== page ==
ORLANDO, Fla. (Ivanhoe Newswire) — For nearly 20 years, suicide rates have been increasing in the U.S. In fact, it’s one of the leading causes of death in this country. Now a new report shows more young girls are at risk for ending their own lives.
If you’re raising a daughter, here’s a statistic you need to know: in the past 15 years, suicide rates have tripled among young girls between ages ten and 14. Experts don’t know why the troubling trend is happening, but some say an earlier onset of puberty, a lack of resources, and societal expectations may all be factors.
“There’s a lot of worry about increased social pressure on young girls,” said Joan Luby, MD, child and ddolescent psychiatrist at the Washington University School of Medicine in St. Louis.
Four out of five teens who attempt suicide give clear warning signs. Watch out for: changes in behavior, feelings of hopelessness, depression, a preoccupation with death, or talking about suicide. If you think your child is at risk, take it seriously. You need to get them help right away.
Dr. Luby told Ivanhoe, “Make sure the adolescent knows they can talk to you if they have a concern without fear of reprisals or punishment.”
It could save your teen’s life.
This CDC report showed suicide rates are increasing among every age group under 75, but the largest increase was in young girls.
Contributors to this news report include: Julie Marks, Producer; Roque Correa, Editor.
SUICIDE ON THE RISE IN GIRLS
BACKGROUND: Throughout the 1980’s and 1990’s, suicide rates were steadily decreasing. But in the past twenty years, they have been increasing and are still increasing in teenage girls. While depression and anxiety occur in both genders, when kids reach mid-adolescence, girls are twice as likely to be diagnosed with a mood disorder. Girls mature more quickly than boys and may have increased sensitivity emotionally. Like adults, signs of depression in teens include the typical loss of interest, withdrawal, and sadness. But some parents may see these signs in their child and write it off as them just acting like a teenager. If there is a change in mood, academic performance, eating habits, sleep patterns, or irritability, these signs should be taken seriously. Usually there is not depression without anxiety, and with the societal pressures girls face today it seems impossible for teens to not feel anxious. Social media presents “perfect” lives of others, so when teenage girls compare themselves to a fantasy they see every day online, they will never feel adequate.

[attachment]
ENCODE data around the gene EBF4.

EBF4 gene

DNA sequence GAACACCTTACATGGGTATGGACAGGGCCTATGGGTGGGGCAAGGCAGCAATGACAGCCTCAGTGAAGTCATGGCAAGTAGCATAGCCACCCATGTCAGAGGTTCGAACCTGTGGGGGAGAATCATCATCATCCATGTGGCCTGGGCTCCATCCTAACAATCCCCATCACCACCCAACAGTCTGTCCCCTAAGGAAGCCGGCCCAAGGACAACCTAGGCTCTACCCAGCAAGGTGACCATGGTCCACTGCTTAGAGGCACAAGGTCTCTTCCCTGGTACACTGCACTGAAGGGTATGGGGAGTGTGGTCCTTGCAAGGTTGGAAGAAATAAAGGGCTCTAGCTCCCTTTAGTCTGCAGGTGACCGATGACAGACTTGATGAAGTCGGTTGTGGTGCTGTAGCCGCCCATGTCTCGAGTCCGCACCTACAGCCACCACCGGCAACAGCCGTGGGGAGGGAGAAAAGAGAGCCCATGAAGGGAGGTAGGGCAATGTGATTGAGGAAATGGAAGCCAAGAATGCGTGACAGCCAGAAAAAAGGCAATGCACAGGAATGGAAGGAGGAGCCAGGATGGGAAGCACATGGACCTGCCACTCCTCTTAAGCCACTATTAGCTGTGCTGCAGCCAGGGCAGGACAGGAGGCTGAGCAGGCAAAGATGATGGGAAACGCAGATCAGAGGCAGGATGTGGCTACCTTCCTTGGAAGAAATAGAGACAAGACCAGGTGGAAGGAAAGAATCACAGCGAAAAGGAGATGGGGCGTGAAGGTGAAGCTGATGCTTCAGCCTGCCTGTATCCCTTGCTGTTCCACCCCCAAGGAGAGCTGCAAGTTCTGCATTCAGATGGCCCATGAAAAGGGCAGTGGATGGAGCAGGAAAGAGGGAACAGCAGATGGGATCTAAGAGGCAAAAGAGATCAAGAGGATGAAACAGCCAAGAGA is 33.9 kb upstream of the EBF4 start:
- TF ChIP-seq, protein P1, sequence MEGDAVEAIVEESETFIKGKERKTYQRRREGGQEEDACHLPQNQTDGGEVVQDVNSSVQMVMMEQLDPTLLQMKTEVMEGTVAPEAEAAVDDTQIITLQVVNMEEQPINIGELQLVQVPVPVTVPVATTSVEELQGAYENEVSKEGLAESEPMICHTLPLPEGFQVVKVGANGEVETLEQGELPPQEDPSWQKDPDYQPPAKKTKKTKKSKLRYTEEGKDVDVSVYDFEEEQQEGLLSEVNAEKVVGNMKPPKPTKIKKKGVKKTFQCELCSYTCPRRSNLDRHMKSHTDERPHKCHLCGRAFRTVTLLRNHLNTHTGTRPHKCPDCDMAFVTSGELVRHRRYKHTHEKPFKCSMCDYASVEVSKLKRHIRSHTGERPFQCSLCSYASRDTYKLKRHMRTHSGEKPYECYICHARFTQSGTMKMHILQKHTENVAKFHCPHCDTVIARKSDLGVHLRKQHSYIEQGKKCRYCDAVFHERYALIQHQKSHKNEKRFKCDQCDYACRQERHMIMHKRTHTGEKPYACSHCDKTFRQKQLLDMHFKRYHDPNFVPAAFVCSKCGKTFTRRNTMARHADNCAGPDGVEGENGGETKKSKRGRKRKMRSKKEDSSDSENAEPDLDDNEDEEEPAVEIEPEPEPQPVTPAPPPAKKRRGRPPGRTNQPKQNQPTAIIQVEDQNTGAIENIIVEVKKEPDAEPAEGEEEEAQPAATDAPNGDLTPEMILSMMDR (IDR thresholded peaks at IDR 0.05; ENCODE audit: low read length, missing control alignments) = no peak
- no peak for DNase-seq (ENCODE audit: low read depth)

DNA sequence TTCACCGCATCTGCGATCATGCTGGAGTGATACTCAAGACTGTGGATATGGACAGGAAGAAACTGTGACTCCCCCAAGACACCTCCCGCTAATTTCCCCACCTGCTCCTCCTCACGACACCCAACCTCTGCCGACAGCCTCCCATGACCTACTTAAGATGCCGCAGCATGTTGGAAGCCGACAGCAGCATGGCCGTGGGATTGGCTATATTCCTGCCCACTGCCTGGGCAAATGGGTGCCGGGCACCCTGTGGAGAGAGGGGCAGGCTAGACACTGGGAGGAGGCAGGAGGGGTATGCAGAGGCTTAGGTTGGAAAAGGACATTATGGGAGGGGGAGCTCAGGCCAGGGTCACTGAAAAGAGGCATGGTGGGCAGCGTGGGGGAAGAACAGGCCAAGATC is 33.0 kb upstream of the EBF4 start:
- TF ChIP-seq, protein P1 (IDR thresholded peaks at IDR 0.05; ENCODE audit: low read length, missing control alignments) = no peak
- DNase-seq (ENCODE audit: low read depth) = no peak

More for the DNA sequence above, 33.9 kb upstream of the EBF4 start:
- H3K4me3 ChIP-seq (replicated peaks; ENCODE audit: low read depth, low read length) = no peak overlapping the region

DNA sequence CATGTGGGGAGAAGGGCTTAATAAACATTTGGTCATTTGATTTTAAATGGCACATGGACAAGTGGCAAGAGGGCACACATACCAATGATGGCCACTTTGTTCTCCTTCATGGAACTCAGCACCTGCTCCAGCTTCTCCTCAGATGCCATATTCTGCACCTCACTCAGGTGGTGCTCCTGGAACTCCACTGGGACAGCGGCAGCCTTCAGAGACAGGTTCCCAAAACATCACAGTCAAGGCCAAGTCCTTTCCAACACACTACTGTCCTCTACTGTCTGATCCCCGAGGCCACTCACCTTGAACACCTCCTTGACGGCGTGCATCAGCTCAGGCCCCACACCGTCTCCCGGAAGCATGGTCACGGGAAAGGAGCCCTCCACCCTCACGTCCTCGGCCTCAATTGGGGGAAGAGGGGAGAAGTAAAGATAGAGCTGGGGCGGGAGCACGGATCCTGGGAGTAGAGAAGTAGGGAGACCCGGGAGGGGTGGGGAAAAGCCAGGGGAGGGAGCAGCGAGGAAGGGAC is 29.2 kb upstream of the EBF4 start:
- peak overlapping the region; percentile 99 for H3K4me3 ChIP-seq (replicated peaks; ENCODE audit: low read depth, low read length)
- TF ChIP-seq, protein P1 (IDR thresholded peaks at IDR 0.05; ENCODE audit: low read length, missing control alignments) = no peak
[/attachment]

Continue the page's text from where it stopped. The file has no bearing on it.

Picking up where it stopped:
THE STUDY: According to the Center for Disease Control and Prevention, suicide is the second leading cause of death for young people aged 10-24. For high school aged students, 17% said they had considered suicide in the past year and 8% made one or more suicide attempt. For girls aged 10-14, the suicide rate has increased 200% between 1999 and 2014. Early puberty may be a factor in this increase. Girls can begin puberty at eight years old, and when girls start breast development early they are more likely to experience depression. For children aged 8-18, the average time spent on social media a day is over seven and a half hours and the children with the heaviest social media use reported more sadness and boredom. Cyberbullying is prevalent on most social media platforms and teenage girls are 21% more likely to be cyberbullied. Children who are cyberbullied are two times more likely to attempt suicide than those who are not.
WARNING SIGNS/HOW TO HELP: Knowing how to recognize depression in your teen and how to help them could be the difference between their life and death. Some more signs and symptoms are difficulty concentrating, frequent crying, restlessness, agitation, aches and pains, and expressing their thoughts of suicide by making jokes about it or romanticizing it. If any of these signs are noticed, it is better to take action sooner than later. If you’re not sure if your teen is actually in trouble or is just having a little teen angst, pay attention to the timeline of their behavior and if their depression has been going on for a while. Ways to help include taking time to listen instead of lecturing, be gentle yet persistent, combat isolation by encouraging them to see friends, and make sure they are getting exercise and enjoying a healthy diet.
* For More Information, Contact:
Director, Public Relations
Washington University School of Medicine in St. Louis
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